The loss of freedom in the digital age seemed inevitable even before the Cambridge Analytica scandal with its massive breach of data privacy. Citizens appear destined to live in one of these two worlds: Number one is the world of monopoly capitalism, where they are primarily regarded as customers. These customers’ sole purpose is it to generate data that at some stage can be converted into money. This is the world shaped by big American Tech. Number two is the world of state surveillance, where freedom has never been appreciated much in the first place. In this Chinese version of the digital world, citizens are valued only if they serve a state sanctioned purpose.
While world number one conveys at least the illusion of freedom, because it is shaped by the private sector and the package of surveillance and manipulation is wrapped up nicely in huge amounts of customer convenience, world number two doesn’t need that much pretence. The Chinese government is fairly transparent about its goals when it monitors citizen behaviour, ranks them along the lines of their compliance with the state’s agenda and distributes privileges accordingly.
The obvious problem in both of these worlds is the violation of basic human rights. Rights that cannot be relinquished by ticking a box, by the way. But what is wrong structurally is monopolies. In world number one these are the huge conglomerates of Facebook and the like, that dominate search, social media, communication and shopping (Amazon is a powerful search engine). In world number two the monopoly is state power, uncontested by political competition.
While monopolies and freedom don’t go down well together, encouraging monopolies is one of digital technology’s basic functions. Based on data gobbling algorithms tech works towards convergence and the accumulation of power, towards super efficiency and structures that are too big to fail. Freedom in contrast, like nature, allows for variety, independence, redundancy, inefficiency and choice.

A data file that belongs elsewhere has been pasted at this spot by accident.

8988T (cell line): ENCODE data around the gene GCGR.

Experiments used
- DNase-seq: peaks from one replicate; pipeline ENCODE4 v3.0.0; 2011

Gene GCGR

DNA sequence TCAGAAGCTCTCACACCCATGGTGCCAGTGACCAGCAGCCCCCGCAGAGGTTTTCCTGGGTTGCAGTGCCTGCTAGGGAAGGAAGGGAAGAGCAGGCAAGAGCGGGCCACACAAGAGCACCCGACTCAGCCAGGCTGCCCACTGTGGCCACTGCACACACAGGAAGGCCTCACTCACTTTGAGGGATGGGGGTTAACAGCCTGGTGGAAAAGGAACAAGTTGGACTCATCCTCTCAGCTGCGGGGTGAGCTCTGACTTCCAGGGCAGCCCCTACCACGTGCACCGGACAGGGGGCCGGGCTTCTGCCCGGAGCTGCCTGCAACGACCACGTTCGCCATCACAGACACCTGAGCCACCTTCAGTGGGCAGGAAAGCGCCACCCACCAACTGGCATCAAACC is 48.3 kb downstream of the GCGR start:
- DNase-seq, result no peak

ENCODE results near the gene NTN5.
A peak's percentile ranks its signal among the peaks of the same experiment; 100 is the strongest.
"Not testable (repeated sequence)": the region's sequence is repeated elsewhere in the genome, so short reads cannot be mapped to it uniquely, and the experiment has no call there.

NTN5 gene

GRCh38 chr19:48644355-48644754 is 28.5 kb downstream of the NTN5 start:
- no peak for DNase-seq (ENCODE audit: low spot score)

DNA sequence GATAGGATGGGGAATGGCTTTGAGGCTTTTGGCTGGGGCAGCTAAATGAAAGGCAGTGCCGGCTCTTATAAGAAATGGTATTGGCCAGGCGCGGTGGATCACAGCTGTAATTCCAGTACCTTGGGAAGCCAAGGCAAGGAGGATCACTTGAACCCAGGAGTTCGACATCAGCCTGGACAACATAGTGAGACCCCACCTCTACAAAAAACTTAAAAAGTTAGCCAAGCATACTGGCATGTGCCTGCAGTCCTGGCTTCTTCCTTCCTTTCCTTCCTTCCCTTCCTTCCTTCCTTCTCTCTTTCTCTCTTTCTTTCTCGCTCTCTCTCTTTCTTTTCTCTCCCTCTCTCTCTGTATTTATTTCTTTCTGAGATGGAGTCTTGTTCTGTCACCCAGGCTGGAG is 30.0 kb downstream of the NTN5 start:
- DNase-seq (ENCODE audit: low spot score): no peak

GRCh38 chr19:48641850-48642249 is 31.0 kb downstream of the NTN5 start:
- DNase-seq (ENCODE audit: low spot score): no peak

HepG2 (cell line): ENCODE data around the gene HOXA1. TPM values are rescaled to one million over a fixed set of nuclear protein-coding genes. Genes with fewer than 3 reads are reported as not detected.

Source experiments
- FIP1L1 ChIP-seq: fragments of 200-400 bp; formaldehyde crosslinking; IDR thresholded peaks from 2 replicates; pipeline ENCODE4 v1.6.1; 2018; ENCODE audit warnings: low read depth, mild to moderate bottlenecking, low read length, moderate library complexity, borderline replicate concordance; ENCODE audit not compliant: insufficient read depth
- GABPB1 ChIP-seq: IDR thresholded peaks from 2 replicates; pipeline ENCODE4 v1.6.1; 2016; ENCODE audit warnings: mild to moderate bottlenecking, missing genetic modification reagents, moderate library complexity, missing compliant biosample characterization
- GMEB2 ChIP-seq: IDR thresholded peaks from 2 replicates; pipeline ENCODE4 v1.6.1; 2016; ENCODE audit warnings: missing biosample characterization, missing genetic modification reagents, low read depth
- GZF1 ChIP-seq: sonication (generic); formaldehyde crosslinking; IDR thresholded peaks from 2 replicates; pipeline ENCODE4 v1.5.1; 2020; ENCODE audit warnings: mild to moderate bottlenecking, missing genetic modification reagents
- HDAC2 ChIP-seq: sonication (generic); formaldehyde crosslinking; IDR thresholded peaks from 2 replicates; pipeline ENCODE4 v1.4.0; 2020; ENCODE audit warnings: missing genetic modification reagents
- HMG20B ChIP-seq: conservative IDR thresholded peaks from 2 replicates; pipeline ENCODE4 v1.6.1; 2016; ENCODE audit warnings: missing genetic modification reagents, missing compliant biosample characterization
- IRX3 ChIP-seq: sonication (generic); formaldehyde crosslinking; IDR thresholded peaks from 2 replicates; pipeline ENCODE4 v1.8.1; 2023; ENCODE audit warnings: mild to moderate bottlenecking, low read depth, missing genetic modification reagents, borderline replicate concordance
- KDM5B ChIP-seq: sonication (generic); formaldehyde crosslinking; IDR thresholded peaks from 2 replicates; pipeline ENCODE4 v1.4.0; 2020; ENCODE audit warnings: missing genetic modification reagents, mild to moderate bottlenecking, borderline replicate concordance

As a consequence, what needs to happen is the break-up of monopolies, as quite a few commentators have suggested this week.
This is where Europe comes in. The capacity to negotiate among an abundance of diverse interests, find compromises and push forward effective regulation will be a great asset in a digital world that has promised freedom but has increasingly delivered control.
There is no better known way to promote freedom than through democracy. Regulation, derived from public interest, is at democracy’s core because the interests of the weak can only be protected with rules that restrict the freedom of the powerful.
Silicon Valley used to be admired and envied. Many have wished to follow in its footsteps. But now is the time for more self-confidence on this side of the Atlantic. It is essential that Europe leads a third way between the American and the Chinese varieties of a digital world that currently doesn’t serve its inhabitants but only its proprietors.
This text was originally published with News Mavens, Europe’s all female newsroom.